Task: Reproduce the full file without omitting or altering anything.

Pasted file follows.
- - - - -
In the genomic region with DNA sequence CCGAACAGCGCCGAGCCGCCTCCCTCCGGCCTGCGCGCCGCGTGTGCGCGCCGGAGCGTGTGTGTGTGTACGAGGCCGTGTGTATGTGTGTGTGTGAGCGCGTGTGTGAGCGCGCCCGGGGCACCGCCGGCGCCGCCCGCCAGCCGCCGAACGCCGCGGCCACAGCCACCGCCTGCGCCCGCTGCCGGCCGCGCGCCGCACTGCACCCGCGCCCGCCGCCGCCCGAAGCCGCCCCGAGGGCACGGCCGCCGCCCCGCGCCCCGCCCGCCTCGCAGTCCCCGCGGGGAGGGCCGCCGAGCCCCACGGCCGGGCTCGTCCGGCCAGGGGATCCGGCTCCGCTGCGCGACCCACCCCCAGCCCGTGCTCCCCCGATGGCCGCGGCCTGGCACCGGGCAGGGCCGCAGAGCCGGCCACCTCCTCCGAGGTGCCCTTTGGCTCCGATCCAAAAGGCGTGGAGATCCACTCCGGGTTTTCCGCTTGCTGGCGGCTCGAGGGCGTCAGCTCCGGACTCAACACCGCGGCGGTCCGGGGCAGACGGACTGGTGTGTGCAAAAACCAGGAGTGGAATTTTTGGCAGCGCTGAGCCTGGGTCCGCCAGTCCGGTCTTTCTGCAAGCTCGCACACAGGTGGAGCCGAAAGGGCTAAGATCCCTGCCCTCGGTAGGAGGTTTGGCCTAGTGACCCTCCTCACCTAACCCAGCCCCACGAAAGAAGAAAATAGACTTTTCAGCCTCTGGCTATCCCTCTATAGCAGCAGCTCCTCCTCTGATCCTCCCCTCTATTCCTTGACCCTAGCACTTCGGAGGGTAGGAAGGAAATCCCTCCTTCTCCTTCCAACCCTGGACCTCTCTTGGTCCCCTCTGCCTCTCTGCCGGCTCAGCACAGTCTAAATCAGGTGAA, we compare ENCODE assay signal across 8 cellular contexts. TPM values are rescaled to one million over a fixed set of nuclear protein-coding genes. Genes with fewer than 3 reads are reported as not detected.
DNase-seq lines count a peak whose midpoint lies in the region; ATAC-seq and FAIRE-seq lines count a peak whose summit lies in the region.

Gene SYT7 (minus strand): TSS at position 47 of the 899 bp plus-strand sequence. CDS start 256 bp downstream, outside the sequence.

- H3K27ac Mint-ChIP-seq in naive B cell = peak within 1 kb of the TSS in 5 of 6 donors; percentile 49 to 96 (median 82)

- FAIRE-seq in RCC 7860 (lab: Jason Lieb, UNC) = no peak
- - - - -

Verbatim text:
In the genomic region with DNA sequence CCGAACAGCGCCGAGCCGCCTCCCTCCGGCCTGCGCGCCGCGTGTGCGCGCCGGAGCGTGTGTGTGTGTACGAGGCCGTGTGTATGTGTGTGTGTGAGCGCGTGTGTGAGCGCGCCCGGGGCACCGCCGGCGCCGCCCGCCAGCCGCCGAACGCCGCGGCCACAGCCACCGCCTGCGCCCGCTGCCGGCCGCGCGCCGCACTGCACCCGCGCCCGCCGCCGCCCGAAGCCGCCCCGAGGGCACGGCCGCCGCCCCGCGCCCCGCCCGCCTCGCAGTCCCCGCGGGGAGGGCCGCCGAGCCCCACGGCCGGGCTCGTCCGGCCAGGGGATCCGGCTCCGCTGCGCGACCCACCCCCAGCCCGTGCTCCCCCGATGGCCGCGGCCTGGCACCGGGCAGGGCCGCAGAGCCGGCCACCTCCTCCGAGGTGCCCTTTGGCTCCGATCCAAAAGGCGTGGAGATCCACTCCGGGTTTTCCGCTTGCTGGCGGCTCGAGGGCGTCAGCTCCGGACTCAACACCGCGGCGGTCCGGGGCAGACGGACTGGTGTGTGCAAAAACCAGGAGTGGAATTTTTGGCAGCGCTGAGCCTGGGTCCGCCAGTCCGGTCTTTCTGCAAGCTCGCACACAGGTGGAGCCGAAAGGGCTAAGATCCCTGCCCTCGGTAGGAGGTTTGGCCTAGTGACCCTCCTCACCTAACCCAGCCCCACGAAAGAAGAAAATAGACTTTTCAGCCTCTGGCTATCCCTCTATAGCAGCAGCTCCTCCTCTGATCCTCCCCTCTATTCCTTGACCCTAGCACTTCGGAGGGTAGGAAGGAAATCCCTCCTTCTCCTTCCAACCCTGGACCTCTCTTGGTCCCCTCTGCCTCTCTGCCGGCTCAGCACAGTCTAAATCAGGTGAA, we compare ENCODE assay signal across 8 cellular contexts. TPM values are rescaled to one million over a fixed set of nuclear protein-coding genes. Genes with fewer than 3 reads are reported as not detected.
DNase-seq lines count a peak whose midpoint lies in the region; ATAC-seq and FAIRE-seq lines count a peak whose summit lies in the region.

Gene SYT7 (minus strand): TSS at position 47 of the 899 bp plus-strand sequence. CDS start 256 bp downstream, outside the sequence.

- H3K27ac Mint-ChIP-seq in naive B cell = peak within 1 kb of the TSS in 5 of 6 donors; percentile 49 to 96 (median 82)

- FAIRE-seq in RCC 7860 (lab: Jason Lieb, UNC) = no peak